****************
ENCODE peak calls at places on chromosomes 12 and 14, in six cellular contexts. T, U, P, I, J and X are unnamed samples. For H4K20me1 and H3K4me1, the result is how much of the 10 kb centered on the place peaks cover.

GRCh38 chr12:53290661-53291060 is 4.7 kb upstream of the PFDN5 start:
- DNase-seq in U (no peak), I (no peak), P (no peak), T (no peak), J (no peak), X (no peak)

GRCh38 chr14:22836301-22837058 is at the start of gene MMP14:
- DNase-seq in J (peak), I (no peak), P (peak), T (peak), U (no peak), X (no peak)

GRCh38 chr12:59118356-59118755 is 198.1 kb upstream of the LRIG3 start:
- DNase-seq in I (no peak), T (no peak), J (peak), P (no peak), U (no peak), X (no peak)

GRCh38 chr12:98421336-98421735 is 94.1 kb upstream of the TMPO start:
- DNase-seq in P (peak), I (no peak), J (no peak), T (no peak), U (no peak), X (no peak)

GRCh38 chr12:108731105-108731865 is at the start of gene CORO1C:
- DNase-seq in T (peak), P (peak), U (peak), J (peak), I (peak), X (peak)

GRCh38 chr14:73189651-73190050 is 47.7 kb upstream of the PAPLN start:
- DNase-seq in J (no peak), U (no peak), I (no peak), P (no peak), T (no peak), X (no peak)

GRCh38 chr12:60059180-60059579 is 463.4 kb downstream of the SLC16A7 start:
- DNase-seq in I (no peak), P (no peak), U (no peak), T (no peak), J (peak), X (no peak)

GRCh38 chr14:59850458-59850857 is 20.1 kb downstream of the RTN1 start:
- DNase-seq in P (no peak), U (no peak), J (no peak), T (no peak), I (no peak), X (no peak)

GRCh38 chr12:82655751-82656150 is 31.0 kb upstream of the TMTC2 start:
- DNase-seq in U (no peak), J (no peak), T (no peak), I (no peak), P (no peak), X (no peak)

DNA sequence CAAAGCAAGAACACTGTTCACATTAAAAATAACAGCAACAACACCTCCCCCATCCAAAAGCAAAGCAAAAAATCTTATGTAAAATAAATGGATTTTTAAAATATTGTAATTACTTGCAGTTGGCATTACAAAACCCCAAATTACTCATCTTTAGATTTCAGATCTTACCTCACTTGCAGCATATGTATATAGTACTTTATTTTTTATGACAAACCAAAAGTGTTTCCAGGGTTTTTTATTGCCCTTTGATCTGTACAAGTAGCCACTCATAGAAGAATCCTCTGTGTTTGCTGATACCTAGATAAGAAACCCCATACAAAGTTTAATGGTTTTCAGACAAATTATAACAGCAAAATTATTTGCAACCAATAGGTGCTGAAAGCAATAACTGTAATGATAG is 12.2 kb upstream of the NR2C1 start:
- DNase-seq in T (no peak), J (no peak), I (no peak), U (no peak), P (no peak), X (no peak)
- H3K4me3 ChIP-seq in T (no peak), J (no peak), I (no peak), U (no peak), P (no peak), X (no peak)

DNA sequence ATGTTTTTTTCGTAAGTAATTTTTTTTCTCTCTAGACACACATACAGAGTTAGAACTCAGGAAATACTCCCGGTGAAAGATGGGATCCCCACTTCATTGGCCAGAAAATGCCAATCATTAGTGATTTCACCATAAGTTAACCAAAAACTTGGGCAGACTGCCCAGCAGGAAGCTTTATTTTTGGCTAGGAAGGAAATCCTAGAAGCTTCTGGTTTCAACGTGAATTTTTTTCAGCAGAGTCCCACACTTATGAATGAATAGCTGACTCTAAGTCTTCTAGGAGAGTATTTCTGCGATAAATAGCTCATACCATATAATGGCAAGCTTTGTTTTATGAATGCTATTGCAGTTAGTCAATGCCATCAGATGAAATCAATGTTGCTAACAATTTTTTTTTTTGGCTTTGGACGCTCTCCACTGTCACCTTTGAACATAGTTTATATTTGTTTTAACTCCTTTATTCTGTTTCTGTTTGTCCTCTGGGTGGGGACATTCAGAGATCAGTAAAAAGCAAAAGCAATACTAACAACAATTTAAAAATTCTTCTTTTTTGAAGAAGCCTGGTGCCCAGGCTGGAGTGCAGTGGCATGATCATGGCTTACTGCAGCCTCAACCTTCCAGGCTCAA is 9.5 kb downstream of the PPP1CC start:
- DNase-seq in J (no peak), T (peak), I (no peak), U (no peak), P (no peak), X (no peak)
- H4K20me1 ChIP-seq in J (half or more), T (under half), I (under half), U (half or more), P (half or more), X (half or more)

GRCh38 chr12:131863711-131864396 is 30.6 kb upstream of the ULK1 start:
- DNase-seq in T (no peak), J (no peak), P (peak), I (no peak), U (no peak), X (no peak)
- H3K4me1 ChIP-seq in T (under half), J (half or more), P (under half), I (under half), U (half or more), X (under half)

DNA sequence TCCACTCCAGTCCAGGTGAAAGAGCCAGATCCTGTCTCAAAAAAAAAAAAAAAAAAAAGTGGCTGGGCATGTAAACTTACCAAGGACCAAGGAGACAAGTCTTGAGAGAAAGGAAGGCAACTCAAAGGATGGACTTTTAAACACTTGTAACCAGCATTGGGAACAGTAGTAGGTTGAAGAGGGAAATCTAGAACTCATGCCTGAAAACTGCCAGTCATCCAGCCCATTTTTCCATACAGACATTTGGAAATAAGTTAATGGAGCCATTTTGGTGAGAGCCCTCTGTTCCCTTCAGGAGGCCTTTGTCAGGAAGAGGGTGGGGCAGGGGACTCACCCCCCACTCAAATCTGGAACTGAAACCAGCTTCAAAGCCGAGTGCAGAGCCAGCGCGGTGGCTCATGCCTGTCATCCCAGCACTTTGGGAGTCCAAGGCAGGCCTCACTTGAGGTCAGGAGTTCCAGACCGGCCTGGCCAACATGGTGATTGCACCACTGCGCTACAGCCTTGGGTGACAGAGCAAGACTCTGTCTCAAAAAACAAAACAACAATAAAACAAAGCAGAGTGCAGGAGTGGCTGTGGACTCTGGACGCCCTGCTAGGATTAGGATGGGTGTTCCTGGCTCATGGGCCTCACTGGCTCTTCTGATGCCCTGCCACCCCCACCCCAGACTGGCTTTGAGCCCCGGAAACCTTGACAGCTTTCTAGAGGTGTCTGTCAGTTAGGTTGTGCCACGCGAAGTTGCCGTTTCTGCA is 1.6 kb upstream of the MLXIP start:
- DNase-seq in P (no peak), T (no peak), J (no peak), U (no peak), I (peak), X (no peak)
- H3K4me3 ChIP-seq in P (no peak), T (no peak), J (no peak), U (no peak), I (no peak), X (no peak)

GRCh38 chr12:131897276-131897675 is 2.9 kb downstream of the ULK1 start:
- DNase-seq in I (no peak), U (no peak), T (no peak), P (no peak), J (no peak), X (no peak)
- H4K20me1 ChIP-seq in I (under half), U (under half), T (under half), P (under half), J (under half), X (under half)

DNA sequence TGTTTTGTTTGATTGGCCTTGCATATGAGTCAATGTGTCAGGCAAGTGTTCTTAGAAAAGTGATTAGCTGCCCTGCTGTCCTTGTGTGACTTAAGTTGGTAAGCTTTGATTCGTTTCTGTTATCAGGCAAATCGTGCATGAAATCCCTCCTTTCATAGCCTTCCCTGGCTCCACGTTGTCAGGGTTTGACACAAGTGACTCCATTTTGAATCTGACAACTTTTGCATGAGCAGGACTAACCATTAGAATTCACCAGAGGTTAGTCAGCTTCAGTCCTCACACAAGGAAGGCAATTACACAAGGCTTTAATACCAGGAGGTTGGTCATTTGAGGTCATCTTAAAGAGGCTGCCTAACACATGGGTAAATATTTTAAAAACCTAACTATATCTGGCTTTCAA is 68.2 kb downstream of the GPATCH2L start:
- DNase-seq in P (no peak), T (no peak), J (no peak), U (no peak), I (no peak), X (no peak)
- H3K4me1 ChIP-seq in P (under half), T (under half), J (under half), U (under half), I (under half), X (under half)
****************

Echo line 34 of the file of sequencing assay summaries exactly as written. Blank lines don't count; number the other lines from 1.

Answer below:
- H4K20me1 ChIP-seq in I (under half), U (under half), T (under half), P (under half), J (under half), X (under half)